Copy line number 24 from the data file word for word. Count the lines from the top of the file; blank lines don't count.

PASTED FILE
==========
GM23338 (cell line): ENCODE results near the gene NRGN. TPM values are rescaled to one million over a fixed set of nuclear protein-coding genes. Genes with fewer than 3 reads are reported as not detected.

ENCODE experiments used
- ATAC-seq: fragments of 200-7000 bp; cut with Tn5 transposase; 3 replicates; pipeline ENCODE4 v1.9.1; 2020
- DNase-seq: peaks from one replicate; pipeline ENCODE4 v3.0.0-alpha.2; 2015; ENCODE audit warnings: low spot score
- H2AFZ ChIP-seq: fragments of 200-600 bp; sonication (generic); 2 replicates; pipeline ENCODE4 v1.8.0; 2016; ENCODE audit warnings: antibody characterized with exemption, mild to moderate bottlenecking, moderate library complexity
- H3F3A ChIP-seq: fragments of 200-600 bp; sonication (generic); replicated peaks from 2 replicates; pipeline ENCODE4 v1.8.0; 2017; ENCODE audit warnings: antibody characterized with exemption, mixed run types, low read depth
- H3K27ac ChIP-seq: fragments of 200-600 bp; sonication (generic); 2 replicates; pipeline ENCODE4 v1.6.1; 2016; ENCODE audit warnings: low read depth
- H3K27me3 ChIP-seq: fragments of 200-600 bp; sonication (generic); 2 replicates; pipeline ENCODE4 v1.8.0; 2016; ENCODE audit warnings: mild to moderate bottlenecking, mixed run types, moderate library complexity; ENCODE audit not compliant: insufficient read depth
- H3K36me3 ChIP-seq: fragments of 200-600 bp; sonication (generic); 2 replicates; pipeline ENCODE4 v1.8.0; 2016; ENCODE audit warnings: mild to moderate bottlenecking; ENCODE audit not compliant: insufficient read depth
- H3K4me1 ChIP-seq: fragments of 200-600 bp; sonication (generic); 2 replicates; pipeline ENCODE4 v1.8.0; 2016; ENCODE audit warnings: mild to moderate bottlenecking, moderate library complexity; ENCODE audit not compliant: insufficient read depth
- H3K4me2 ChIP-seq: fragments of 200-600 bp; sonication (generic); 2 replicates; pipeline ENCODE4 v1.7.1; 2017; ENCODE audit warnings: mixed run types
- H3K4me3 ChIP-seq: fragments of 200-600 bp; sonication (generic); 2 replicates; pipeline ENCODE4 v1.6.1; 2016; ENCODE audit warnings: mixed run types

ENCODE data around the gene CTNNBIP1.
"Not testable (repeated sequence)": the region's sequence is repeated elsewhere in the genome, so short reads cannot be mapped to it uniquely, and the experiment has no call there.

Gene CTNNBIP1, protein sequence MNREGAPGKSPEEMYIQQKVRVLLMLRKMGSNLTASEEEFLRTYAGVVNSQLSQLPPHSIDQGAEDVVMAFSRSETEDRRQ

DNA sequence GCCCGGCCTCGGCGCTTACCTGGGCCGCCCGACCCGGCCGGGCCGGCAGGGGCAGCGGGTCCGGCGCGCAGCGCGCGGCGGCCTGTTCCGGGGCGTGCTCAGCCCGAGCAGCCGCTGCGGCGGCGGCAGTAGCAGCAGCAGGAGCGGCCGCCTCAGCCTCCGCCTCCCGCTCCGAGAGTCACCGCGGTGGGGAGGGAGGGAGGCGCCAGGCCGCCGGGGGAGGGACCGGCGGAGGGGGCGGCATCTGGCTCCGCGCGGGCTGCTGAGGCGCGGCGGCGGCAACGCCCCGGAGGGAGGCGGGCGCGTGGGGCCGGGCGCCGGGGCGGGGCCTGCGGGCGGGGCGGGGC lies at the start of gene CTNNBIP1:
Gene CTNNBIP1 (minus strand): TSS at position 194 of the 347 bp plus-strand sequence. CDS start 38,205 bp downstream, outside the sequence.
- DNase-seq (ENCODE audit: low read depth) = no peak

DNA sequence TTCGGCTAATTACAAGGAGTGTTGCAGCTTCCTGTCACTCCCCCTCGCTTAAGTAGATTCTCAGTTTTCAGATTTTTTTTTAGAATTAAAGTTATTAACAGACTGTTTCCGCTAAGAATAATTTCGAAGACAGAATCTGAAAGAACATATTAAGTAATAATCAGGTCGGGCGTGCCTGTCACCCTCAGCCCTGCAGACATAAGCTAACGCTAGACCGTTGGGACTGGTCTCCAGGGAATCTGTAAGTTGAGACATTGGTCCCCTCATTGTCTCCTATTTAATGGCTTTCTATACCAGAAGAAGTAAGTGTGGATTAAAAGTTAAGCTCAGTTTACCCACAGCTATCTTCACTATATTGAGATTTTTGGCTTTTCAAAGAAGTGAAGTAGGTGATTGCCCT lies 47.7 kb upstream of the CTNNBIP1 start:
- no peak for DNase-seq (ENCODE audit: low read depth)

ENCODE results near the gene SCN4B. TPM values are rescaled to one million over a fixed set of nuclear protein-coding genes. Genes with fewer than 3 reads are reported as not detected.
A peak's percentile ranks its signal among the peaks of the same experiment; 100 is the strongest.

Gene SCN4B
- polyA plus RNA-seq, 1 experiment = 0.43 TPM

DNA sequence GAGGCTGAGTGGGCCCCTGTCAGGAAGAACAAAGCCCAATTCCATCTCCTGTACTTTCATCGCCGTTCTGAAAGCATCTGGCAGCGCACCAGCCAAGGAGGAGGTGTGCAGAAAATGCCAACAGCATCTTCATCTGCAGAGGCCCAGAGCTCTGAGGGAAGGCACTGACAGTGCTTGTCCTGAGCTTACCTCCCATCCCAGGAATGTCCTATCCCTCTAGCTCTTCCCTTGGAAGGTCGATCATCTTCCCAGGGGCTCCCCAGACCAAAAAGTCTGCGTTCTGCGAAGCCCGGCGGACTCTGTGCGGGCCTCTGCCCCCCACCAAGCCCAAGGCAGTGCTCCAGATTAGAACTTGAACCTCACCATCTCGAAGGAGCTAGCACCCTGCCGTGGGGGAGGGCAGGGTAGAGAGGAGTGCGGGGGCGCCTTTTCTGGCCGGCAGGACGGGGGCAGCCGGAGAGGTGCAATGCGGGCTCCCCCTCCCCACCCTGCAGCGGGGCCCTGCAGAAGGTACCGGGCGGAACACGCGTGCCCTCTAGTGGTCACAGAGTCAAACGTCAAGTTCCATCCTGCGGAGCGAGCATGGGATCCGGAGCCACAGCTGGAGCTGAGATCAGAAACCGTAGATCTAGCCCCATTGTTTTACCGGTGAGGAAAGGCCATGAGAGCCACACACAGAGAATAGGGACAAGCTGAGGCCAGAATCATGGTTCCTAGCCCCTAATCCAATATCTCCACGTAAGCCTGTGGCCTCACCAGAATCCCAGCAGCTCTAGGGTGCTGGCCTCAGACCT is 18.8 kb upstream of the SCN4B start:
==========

- polyA plus RNA-seq, 1 experiment = 0.43 TPM